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Interlochen Center for the Arts President Emeritus Dean Boal passes away at 92

A gifted pianist, educator, and public radio leader, Boal championed the growth of Interlochen Public Radio and initiated the campus plan that shaped three decades of infrastructure improvements at Interlochen Center for the Arts.

Ed Downing, Dean Boal, Jeff Kimpton, and Trey Devey during the 2021 Sasaki Celebration.

Ed Downing (seated), Dean Boal (left), Jeff Kimpton (center), and Trey Devey (right) during the 2021 Sasaki Celebration.

Dean Boal greets students after his inauguration.

Dean Boal (left) greets Interlochen Arts Academy students following his inauguration as the fourth president of Interlochen Center for the Arts in December 1989.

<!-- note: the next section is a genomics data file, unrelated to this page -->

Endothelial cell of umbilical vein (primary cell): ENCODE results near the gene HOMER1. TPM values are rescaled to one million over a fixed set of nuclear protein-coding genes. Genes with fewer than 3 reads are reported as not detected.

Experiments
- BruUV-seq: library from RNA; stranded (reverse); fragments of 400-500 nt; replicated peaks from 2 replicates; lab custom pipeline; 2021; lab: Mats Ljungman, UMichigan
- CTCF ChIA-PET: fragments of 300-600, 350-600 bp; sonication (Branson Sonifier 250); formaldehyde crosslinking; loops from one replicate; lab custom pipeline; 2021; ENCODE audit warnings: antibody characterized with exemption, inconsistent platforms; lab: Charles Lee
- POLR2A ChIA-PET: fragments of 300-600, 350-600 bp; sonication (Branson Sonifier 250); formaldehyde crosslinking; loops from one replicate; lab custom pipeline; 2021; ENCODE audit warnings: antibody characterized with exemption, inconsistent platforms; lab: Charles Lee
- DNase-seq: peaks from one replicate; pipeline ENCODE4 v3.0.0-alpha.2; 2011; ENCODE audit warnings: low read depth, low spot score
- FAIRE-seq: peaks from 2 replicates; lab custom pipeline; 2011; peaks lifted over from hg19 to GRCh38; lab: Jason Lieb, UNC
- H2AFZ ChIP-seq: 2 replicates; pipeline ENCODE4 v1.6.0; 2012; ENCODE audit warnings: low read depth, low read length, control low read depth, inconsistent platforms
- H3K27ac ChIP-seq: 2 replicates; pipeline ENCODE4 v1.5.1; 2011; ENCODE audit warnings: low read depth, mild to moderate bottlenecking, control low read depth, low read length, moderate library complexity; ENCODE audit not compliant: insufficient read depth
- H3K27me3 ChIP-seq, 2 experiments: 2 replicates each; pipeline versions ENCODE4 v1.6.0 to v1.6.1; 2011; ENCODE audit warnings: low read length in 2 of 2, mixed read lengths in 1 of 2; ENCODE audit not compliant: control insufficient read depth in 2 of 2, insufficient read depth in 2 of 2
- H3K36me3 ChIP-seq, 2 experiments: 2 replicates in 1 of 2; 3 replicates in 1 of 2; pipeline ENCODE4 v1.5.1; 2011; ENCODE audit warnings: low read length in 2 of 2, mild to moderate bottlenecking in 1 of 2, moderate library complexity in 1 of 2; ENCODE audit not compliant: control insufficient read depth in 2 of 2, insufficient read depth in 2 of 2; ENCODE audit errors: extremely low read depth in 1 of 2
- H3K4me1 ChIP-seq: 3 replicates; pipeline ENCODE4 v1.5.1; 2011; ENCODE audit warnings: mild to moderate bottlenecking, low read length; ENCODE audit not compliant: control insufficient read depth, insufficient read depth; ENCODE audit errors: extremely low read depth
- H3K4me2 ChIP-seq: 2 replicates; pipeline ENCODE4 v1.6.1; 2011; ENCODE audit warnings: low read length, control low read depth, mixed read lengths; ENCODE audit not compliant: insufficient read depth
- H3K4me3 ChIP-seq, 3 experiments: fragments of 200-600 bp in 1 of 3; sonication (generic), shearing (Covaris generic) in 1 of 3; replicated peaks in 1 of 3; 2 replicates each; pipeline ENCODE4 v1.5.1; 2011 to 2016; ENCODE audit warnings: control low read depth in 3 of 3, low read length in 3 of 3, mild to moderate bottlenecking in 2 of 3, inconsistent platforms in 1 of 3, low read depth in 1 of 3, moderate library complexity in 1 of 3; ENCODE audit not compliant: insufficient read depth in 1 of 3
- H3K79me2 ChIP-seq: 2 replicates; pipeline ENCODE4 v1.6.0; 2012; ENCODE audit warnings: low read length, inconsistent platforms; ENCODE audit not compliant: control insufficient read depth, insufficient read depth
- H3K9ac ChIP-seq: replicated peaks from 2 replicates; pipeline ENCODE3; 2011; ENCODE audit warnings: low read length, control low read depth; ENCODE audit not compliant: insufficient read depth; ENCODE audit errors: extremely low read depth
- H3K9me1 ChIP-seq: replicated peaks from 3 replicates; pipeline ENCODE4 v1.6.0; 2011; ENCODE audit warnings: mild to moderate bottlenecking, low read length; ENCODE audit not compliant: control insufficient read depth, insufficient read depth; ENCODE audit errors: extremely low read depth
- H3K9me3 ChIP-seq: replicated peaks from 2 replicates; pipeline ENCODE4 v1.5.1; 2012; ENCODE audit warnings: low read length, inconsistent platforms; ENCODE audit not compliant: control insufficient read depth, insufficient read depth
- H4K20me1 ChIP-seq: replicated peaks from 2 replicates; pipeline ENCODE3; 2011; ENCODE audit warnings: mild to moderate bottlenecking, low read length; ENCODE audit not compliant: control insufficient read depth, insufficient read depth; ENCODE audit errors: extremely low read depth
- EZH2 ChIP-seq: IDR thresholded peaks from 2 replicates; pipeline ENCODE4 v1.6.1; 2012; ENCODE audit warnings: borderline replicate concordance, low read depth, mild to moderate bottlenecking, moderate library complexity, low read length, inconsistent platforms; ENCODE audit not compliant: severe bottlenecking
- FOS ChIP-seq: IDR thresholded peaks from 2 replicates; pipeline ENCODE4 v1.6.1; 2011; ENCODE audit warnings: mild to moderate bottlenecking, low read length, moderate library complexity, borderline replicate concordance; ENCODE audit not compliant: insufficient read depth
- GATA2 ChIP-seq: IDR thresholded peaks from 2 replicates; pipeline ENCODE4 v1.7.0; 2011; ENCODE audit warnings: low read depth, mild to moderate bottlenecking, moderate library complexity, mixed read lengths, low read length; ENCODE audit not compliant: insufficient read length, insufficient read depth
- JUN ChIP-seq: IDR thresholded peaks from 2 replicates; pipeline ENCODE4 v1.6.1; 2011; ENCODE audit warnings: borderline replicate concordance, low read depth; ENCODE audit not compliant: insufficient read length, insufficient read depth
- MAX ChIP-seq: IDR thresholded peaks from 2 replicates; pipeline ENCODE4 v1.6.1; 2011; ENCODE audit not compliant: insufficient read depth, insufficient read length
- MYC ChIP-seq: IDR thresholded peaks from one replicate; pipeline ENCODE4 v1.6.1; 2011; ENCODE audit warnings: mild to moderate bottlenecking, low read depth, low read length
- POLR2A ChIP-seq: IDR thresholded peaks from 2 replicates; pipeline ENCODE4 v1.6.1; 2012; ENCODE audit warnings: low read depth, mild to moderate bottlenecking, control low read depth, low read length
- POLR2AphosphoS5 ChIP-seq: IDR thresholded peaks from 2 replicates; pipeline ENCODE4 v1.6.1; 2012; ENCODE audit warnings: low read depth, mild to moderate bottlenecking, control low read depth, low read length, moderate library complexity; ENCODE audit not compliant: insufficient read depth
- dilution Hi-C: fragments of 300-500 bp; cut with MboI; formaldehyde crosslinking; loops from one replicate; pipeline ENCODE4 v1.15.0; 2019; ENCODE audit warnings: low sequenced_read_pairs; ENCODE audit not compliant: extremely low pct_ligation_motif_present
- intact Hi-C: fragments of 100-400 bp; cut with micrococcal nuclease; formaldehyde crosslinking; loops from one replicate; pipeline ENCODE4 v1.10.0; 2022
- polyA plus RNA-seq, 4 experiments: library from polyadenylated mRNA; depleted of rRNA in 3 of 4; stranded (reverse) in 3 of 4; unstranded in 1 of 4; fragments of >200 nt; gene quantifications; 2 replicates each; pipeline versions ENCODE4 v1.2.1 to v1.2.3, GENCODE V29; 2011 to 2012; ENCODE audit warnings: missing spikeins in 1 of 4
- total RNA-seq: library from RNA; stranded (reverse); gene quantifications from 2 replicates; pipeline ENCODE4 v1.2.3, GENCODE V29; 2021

Dean Boal poses with a graduate during the 1990 Interlochen Arts Academy Commencement.

Dean Boal (right) poses with a graduate during the 1990 Interlochen Arts Academy Commencement.

Dean Boal enters Phoenix Theatre prior to the structure's dedication

Dean Boal (right) enters Phoenix Theatre prior to the structure's dedication in summer 1993.

It is with a heavy heart that we share that Interlochen Center for the Arts President Emeritus Dr. Dean Boal passed away on Nov. 14, 2023 at age 92. He is survived by his wife, Dr. Ellen Boal, his two sons Jed (Brenda Bennett), and Dr. Brett (Dr. Lisa Sheppard), and granddaughters Nina, Eva, and Elena Boal. Nina, Eva, and Elena collectively attended Interlochen Arts Camp for 13 summers.